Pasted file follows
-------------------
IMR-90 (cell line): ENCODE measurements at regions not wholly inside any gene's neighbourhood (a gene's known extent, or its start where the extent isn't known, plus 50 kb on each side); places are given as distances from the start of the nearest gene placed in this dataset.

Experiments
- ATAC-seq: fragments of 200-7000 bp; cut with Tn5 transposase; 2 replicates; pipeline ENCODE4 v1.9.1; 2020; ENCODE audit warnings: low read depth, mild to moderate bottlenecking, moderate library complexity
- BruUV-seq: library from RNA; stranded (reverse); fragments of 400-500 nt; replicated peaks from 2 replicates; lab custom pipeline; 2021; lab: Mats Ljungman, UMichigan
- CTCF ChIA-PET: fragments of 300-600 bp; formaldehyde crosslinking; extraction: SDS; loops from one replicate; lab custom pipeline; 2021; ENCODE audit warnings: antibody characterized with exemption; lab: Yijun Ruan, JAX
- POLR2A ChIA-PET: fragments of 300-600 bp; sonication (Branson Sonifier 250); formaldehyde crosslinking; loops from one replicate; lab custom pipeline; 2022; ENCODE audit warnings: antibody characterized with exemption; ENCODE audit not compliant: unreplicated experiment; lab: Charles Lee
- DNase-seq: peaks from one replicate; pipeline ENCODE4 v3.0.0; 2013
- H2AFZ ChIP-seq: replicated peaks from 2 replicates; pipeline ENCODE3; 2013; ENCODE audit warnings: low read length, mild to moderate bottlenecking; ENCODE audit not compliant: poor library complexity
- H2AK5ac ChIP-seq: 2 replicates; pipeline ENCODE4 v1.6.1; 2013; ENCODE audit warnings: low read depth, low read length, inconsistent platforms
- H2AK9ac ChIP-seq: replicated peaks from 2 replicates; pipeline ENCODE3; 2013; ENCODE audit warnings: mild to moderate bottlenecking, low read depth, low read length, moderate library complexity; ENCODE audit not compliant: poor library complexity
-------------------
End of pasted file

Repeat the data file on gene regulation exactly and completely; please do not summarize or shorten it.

IMR-90 (cell line): ENCODE measurements at regions not wholly inside any gene's neighbourhood (a gene's known extent, or its start where the extent isn't known, plus 50 kb on each side); places are given as distances from the start of the nearest gene placed in this dataset.

Experiments
- ATAC-seq: fragments of 200-7000 bp; cut with Tn5 transposase; 2 replicates; pipeline ENCODE4 v1.9.1; 2020; ENCODE audit warnings: low read depth, mild to moderate bottlenecking, moderate library complexity
- BruUV-seq: library from RNA; stranded (reverse); fragments of 400-500 nt; replicated peaks from 2 replicates; lab custom pipeline; 2021; lab: Mats Ljungman, UMichigan
- CTCF ChIA-PET: fragments of 300-600 bp; formaldehyde crosslinking; extraction: SDS; loops from one replicate; lab custom pipeline; 2021; ENCODE audit warnings: antibody characterized with exemption; lab: Yijun Ruan, JAX
- POLR2A ChIA-PET: fragments of 300-600 bp; sonication (Branson Sonifier 250); formaldehyde crosslinking; loops from one replicate; lab custom pipeline; 2022; ENCODE audit warnings: antibody characterized with exemption; ENCODE audit not compliant: unreplicated experiment; lab: Charles Lee
- DNase-seq: peaks from one replicate; pipeline ENCODE4 v3.0.0; 2013
- H2AFZ ChIP-seq: replicated peaks from 2 replicates; pipeline ENCODE3; 2013; ENCODE audit warnings: low read length, mild to moderate bottlenecking; ENCODE audit not compliant: poor library complexity
- H2AK5ac ChIP-seq: 2 replicates; pipeline ENCODE4 v1.6.1; 2013; ENCODE audit warnings: low read depth, low read length, inconsistent platforms
- H2AK9ac ChIP-seq: replicated peaks from 2 replicates; pipeline ENCODE3; 2013; ENCODE audit warnings: mild to moderate bottlenecking, low read depth, low read length, moderate library complexity; ENCODE audit not compliant: poor library complexity